In an effort to weld the separate New England armies into a single "Continental" Army, on August 5, 1775, General Washington ordered that a board be convened to determine the rank of the regiments at Boston. The board was to consist of a brigadier general as moderator and six field officers as members. It completed its task on August 20, 1775, and reported its decision to Washington. The regiments of infantry in the Continental Army were accordingly numbered without reference to their colony of origin. There were thirty-nine "Regiments of Foot in the Army of the United Colonies." In General Orders, Washington often referred to his regiments by these numbers; and they appear in the strength reports compiled by Adjutant General Horatio Gates.
Hitchcock's Regiment was commanded by Colonel Daniel Hitchcock. In August 1775, Hitchcock's Regiment was designated "The 14th Regiment of Foot." It served in the Siege of Boston until its disbandment.
Numbered Continental Regiments, 1776[edit | edit source]
On November 4, 1775, the Continental Congress resolved that on January 1, 1776, the Continental Army, exclusive of artillery and extras, should consist of 27 infantry regiments: 1 from Pennsylvania, 3 from New Hampshire, 16 from Massachusetts, 2 from Rhode Island, and 5 from Connecticut. Each regiment was to have an official establishment of 728 officers and men in eight companies. The regiments were to receive numbers instead of names, and the troops were to be enlisted to serve until December 31, 1776.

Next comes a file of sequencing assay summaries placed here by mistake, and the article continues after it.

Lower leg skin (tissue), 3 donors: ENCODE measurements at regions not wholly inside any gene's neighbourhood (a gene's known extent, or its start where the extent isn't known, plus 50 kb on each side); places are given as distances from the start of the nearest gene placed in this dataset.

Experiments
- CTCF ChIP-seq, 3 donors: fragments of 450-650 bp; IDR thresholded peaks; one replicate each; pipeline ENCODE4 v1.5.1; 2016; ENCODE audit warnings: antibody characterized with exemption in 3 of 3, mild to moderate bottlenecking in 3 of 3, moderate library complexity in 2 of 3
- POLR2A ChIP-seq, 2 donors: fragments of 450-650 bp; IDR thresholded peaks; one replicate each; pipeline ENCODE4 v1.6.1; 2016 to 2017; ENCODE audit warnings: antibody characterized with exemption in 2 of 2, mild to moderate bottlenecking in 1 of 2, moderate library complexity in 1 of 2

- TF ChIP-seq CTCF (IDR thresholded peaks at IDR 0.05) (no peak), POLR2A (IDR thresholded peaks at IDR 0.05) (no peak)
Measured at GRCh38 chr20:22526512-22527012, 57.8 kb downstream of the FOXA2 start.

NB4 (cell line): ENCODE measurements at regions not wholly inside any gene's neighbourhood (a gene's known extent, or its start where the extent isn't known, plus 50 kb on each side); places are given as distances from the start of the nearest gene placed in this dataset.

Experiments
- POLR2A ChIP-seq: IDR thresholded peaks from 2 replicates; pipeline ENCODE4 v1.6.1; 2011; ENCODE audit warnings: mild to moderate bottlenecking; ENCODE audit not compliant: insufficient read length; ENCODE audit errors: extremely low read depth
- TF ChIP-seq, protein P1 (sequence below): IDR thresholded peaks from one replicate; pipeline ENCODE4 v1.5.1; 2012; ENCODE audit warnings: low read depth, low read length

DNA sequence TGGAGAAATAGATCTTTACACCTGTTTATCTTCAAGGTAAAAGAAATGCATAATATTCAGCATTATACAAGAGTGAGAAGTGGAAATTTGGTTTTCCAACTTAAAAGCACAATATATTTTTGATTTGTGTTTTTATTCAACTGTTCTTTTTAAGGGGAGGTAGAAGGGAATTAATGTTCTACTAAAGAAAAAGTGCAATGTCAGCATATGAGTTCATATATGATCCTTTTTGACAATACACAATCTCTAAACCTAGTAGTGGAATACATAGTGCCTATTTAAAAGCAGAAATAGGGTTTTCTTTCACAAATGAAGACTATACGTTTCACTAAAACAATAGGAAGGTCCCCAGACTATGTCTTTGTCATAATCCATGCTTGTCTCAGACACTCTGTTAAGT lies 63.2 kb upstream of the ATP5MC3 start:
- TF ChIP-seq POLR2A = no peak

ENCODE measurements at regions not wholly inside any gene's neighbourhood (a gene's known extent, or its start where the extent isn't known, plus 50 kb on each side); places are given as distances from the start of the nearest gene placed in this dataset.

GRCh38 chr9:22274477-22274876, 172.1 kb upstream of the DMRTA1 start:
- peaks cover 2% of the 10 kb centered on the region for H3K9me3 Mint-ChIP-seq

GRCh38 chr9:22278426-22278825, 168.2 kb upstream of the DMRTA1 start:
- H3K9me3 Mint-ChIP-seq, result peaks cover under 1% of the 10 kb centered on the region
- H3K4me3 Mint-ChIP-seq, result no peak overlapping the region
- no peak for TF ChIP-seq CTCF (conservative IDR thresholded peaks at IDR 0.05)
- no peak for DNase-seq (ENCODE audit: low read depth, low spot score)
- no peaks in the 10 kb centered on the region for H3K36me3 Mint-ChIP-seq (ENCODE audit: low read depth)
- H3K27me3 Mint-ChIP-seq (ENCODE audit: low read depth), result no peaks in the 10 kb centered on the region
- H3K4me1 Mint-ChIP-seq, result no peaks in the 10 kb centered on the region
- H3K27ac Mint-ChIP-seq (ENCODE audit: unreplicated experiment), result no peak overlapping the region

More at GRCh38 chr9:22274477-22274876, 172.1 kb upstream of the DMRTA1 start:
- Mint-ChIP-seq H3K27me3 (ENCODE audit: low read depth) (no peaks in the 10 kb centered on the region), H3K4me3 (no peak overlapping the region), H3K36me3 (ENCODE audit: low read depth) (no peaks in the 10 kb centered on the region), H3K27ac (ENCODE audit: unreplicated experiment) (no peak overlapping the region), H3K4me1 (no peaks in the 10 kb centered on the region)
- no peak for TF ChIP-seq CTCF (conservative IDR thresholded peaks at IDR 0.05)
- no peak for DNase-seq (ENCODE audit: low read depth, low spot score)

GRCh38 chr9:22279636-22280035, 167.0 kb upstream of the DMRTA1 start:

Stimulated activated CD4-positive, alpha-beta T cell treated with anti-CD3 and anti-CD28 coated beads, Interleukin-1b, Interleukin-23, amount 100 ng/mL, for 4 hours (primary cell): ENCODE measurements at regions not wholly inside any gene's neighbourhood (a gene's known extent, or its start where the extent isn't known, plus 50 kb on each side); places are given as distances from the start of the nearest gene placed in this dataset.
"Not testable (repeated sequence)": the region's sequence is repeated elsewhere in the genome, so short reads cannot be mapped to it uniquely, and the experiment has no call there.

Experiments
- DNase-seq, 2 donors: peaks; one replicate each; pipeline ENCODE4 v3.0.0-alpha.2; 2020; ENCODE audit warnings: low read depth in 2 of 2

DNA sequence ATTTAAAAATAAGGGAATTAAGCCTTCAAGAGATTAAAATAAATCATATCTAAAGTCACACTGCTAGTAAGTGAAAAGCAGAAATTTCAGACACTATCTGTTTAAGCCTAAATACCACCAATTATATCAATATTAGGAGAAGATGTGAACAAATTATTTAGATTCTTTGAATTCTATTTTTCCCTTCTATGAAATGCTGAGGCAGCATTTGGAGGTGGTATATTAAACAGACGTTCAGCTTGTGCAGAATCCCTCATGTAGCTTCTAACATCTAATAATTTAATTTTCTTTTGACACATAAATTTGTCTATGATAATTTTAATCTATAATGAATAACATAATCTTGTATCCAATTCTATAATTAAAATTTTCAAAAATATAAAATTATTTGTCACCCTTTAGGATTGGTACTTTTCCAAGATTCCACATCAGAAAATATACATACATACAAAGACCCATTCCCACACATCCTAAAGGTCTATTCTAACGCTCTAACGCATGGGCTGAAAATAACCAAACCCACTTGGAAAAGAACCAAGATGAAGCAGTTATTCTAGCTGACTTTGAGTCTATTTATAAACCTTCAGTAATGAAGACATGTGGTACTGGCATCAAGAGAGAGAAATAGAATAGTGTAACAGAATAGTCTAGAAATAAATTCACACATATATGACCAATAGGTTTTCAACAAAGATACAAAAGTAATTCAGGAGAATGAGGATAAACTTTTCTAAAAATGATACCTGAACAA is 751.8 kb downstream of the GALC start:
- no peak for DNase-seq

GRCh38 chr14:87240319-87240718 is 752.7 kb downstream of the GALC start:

For the campaign of 1776 Rhode Island was to provide the 9th and 11th Continental Regiments.
Rhode Island Line, 1777[edit | edit source]
Notes[edit | edit source]
- Peterson, Continental Soldier, 256.
- Fitzpatrick, Writings: III:448, 465, 472, 489, 496; IV:20, 30, 39, 64.
- Force, American Archives, S4, V3; 253, 853.
- Wright, Continental Army, 47.
- Wright, Continental Army; 46, 47.
- Wright, Continental Army, 46.
References[edit | edit source]
- Carrington, Henry B. Battles of the American Revolution. New York: Promontory Press (Reprint Edition. Originally Published, 1877).
- Fitzpatrick, John C. Editor. The Writings of George Washington from the Original Manuscript Sources. Available  from the University of Virginia website.
- Force, Peter American Archives. Available, in part,  from the Northern Illinois University website.
- Heitman, Francis B. Historical Register of Officers of the Continental Army During the War of the Revolution, April 1775 to December 1783. Baltimore: Genealogical Publishing Co., 1967 (Originally published, 1914).
- Lesser, Charles H. Editor. The Sinews of Independence: Monthly Strength Reports of the Continental Army. Chicago: The University of Chicago Press, 1976.
- Peterson, Harold L. The Book of the Continental Soldier. Harrisburg, Pa.: Stackpole Books, 1968.
- Wright, Robert K. The Continental Army. Washington, D.C.: United States Army Center of Military History, 1983. Available online.
[edit | edit source]
- Bibliography of the Continental Army in Rhode Island compiled by the United States Army Center of Military History